Editing an image

This can be quite a contentious subject. Should you edit a photo, or leave it as it came out of the camera. For me, as a professional photographer, I have no choice, as I shoot in RAW. Therefore I have to edit my photos. For those of you that shoot in jpg, you do have that choice.

But if you do edit a photo, how far should you go with it? As a general rule, if people question the image, then you have gone too far. 

The images below are good example of what can be done to an image, without it looking fake. If you see the images side by side, you would probably say it has been over processed and fake! But take the ‘before’ image out of the equation and you see what looks like a natural image. I tested this theory by posting the ‘after’ image onto social media, and the response was overwhelming positive, with nobody even questioning whether what they were looking at was real, or ‘Photoshopped’. The location was real – I just changed the weather, tidied up some footprints, and made it more appealing. Now this is a bit of an extreme edit, even for me. But it literally took five minutes to do, and was done to show what’s possible.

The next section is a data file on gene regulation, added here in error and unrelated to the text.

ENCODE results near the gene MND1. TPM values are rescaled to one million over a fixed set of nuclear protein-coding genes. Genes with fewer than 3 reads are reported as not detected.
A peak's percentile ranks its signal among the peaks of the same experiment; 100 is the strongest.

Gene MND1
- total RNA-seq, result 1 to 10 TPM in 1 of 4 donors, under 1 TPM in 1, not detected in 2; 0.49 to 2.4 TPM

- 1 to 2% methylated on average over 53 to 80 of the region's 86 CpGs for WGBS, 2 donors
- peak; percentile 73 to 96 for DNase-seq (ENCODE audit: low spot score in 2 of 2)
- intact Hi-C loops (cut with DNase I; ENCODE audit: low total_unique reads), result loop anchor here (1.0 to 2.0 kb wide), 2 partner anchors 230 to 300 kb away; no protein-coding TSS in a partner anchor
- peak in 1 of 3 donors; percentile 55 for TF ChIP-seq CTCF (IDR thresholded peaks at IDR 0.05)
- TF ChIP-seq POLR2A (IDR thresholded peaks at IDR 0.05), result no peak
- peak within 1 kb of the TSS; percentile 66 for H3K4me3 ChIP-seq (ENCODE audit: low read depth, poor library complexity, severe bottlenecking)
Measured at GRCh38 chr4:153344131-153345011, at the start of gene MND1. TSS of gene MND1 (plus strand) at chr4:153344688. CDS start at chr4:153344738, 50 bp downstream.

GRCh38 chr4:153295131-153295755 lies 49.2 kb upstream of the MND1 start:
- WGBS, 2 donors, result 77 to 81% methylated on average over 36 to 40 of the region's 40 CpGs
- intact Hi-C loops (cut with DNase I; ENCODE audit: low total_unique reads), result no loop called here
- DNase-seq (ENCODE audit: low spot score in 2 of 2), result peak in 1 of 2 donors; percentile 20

So what’s the point of my post? As a professional photographer I am quite often booked to do photo sessions outdoors at a set time, on a set day. This could mean full sunshine, cloud, dark, rain, or even snow! And I have to create images that editors will pick to use. The ability to be able to edit images sets a professional photographer apart from someone that has has the skills to frame and take a photo, but only supply what the camera sees. A professional photographer has to see past what the camera sees, and visualise what an edited, finished image will be.

PR4Photos before processing Chapel Porth
Straight out of camera
PR4Photos processing Chapel Porth
After post processing